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A lament for MIT’s lost poetry program
The Advanced Poetry Workshop at the Massachusetts Institute of Technology was recently cut for financial reasons, according to MIT’s student paper The Tech, and at least one student finds the loss part of an alarming trend:
MIT has just chosen a road too-often taken by lesser institutions and desperate, penny-pinching schools — one Frost, that well-loved writer and New England icon, would have despaired to look down for long — the path with no poetic translation. Next semester, if students at this great institution want to work beyond “Intro to Poetry” in honing the most essential tool of language and the longest-surviving written form, they will have to pore through the thin offerings on HowTo.Com, or walk through the cold to another school.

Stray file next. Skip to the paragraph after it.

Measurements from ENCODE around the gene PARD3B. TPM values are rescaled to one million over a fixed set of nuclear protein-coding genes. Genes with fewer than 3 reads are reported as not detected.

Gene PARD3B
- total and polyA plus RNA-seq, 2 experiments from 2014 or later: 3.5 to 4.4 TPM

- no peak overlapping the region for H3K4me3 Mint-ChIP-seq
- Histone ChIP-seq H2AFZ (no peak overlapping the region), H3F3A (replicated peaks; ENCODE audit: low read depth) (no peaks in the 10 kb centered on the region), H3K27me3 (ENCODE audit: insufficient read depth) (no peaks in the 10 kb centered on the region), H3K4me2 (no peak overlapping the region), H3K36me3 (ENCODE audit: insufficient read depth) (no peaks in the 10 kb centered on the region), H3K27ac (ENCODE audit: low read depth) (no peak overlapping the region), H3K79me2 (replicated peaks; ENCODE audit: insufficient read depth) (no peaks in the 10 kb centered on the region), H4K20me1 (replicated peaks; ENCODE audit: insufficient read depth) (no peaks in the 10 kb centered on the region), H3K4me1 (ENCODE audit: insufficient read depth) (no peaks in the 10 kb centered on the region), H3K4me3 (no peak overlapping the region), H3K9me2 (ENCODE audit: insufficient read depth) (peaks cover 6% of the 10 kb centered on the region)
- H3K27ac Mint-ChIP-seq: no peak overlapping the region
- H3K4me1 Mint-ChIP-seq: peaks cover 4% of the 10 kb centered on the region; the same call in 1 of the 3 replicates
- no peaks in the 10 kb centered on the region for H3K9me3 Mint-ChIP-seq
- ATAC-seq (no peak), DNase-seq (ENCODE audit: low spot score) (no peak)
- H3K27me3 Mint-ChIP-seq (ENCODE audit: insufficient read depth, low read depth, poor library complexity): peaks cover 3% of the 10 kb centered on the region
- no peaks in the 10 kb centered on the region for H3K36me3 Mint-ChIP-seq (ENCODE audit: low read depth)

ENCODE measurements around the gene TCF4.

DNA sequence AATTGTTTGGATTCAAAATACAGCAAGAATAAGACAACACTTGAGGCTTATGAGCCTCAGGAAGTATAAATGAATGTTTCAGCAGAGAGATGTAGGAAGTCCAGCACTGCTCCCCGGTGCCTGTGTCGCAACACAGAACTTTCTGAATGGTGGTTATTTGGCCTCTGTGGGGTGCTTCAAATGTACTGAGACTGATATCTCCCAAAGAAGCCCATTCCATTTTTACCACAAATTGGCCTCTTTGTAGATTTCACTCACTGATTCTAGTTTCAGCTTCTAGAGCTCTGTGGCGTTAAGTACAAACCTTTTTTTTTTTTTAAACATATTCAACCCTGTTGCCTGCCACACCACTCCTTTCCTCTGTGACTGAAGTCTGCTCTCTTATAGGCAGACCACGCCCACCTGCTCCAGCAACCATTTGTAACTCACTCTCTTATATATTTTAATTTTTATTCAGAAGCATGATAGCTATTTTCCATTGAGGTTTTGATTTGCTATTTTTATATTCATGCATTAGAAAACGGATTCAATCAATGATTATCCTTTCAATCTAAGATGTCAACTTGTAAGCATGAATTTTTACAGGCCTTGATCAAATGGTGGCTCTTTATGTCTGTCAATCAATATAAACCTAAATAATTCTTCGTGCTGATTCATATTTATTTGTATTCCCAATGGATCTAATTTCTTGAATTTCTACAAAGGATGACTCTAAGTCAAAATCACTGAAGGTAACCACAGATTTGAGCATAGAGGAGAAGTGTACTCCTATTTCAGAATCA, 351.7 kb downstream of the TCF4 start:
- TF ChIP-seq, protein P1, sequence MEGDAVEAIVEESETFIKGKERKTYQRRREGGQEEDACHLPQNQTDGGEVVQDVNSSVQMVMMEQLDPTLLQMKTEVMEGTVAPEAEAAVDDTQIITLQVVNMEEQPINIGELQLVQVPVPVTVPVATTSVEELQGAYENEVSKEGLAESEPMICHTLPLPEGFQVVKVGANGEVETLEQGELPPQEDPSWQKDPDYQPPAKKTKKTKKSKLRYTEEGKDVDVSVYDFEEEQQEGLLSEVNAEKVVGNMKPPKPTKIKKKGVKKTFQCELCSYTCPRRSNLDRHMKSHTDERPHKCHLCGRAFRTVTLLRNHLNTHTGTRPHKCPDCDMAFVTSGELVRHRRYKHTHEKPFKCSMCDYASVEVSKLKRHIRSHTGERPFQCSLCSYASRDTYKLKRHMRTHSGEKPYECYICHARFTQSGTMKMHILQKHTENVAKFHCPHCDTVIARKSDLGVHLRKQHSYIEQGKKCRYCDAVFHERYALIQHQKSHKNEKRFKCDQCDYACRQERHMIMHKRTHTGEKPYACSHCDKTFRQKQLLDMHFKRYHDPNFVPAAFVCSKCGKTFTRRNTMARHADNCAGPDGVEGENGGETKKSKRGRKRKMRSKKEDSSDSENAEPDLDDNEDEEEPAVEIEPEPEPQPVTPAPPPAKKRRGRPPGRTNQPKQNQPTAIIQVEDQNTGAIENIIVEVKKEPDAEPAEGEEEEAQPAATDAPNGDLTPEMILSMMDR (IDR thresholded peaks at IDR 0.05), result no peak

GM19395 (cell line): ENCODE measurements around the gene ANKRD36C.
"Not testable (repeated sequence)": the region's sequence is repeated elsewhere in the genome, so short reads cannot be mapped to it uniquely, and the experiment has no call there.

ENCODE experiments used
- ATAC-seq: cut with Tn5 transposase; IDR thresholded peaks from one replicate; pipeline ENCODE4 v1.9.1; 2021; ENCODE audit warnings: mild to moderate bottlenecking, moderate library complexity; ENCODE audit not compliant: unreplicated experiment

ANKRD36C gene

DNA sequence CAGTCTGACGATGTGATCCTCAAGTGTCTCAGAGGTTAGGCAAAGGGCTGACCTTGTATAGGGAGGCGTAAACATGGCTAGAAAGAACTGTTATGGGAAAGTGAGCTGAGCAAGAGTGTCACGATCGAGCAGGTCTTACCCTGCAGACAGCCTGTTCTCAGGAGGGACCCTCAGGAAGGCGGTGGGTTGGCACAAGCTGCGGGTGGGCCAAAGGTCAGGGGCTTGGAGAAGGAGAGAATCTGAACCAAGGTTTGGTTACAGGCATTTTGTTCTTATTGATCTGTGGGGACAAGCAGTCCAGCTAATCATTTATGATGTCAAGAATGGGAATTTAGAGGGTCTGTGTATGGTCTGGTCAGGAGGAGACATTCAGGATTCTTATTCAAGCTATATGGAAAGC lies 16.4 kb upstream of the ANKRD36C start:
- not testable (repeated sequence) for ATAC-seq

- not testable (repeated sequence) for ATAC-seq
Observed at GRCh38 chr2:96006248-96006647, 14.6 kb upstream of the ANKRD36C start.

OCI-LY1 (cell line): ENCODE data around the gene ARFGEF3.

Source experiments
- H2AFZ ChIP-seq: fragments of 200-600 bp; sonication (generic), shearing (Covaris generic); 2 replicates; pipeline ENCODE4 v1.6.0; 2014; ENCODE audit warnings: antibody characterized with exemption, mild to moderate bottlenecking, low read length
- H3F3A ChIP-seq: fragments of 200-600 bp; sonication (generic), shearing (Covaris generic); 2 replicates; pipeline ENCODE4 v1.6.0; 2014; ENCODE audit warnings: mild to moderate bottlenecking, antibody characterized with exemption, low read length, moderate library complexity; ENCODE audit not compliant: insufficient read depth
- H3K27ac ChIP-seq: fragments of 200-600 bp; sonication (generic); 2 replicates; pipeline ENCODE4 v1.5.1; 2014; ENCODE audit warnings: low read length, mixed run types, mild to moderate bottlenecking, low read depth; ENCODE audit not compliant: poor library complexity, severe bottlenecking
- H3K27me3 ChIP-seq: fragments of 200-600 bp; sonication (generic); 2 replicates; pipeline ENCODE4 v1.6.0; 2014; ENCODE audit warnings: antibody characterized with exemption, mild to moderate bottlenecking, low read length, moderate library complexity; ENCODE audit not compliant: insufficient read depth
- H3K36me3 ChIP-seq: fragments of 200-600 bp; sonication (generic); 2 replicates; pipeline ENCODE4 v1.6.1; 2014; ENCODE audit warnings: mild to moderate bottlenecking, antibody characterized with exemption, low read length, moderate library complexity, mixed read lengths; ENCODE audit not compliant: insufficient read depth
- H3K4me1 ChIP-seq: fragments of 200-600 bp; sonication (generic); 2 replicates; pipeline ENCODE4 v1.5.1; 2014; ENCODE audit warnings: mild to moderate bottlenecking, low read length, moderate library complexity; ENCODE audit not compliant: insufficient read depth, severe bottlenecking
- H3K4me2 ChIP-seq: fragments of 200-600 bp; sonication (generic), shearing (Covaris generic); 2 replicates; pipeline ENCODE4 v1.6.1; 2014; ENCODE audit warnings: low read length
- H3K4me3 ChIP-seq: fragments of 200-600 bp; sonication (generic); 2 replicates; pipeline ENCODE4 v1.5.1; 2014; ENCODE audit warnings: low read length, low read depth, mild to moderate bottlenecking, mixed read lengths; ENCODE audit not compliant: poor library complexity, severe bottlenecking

In response to my surprise at this rather embarrassing news, MIT poetry teacher Erica Funkhouser wrote back, “Really. I couldn’t be sorrier.”
As a student of the Graduate Program in Science Writing and a fellow victim of the budget cuts, I couldn’t be more ashamed. Shakespeare would be ashamed. William Carlos Williams, (a practicing physician and world-famous poet), appalled. I can’t imagine what that proto-Renaissance-man, Aristotle, would think.
I scoured the spring catalog for what could have possibly beaten out poetry in MIT’s judgement of what’s more important for a well-rounded student of the world to learn. Cryptic class titles like, “Word Made Digital,” “Communicating with Mobile Technology,” “Writing for Games,” and “Writing for Social Media” were still among the offerings in the Department of Writing and Humanistic Studies.
MIT has just sent a truly depressing message — we believe in Facebook more than we believe in the power of the poem to change, inspire, and remake the world.
Read the rest of Emily Ruppel’s post here.